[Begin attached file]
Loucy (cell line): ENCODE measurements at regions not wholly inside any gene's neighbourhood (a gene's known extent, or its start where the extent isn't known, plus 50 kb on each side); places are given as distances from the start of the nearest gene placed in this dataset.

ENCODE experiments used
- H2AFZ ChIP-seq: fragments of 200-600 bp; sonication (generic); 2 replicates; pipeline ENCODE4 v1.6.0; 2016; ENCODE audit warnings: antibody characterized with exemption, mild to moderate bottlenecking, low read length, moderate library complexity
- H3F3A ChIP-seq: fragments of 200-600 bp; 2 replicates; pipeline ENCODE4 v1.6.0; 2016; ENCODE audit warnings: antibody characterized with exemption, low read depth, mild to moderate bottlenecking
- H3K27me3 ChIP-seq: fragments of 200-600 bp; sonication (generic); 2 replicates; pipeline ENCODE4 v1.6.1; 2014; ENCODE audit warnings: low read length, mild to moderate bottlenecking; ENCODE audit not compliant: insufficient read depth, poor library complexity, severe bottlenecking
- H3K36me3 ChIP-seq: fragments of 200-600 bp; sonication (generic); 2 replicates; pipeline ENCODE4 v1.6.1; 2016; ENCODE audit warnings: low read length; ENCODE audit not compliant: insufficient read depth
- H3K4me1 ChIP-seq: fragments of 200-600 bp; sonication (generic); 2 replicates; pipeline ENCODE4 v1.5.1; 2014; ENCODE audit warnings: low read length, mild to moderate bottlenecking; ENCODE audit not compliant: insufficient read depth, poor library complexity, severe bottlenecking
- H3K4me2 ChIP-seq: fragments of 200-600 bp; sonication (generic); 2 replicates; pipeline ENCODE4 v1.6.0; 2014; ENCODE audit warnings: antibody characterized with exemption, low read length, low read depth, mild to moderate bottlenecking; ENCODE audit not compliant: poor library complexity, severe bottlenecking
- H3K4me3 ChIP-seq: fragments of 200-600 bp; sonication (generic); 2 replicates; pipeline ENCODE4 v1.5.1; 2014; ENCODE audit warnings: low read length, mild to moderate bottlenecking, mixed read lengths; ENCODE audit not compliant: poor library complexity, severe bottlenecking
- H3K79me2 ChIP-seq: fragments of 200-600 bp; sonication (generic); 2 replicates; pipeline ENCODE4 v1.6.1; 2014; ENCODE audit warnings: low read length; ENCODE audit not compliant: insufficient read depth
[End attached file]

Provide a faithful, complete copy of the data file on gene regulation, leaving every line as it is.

Loucy (cell line): ENCODE measurements at regions not wholly inside any gene's neighbourhood (a gene's known extent, or its start where the extent isn't known, plus 50 kb on each side); places are given as distances from the start of the nearest gene placed in this dataset.

ENCODE experiments used
- H2AFZ ChIP-seq: fragments of 200-600 bp; sonication (generic); 2 replicates; pipeline ENCODE4 v1.6.0; 2016; ENCODE audit warnings: antibody characterized with exemption, mild to moderate bottlenecking, low read length, moderate library complexity
- H3F3A ChIP-seq: fragments of 200-600 bp; 2 replicates; pipeline ENCODE4 v1.6.0; 2016; ENCODE audit warnings: antibody characterized with exemption, low read depth, mild to moderate bottlenecking
- H3K27me3 ChIP-seq: fragments of 200-600 bp; sonication (generic); 2 replicates; pipeline ENCODE4 v1.6.1; 2014; ENCODE audit warnings: low read length, mild to moderate bottlenecking; ENCODE audit not compliant: insufficient read depth, poor library complexity, severe bottlenecking
- H3K36me3 ChIP-seq: fragments of 200-600 bp; sonication (generic); 2 replicates; pipeline ENCODE4 v1.6.1; 2016; ENCODE audit warnings: low read length; ENCODE audit not compliant: insufficient read depth
- H3K4me1 ChIP-seq: fragments of 200-600 bp; sonication (generic); 2 replicates; pipeline ENCODE4 v1.5.1; 2014; ENCODE audit warnings: low read length, mild to moderate bottlenecking; ENCODE audit not compliant: insufficient read depth, poor library complexity, severe bottlenecking
- H3K4me2 ChIP-seq: fragments of 200-600 bp; sonication (generic); 2 replicates; pipeline ENCODE4 v1.6.0; 2014; ENCODE audit warnings: antibody characterized with exemption, low read length, low read depth, mild to moderate bottlenecking; ENCODE audit not compliant: poor library complexity, severe bottlenecking
- H3K4me3 ChIP-seq: fragments of 200-600 bp; sonication (generic); 2 replicates; pipeline ENCODE4 v1.5.1; 2014; ENCODE audit warnings: low read length, mild to moderate bottlenecking, mixed read lengths; ENCODE audit not compliant: poor library complexity, severe bottlenecking
- H3K79me2 ChIP-seq: fragments of 200-600 bp; sonication (generic); 2 replicates; pipeline ENCODE4 v1.6.1; 2014; ENCODE audit warnings: low read length; ENCODE audit not compliant: insufficient read depth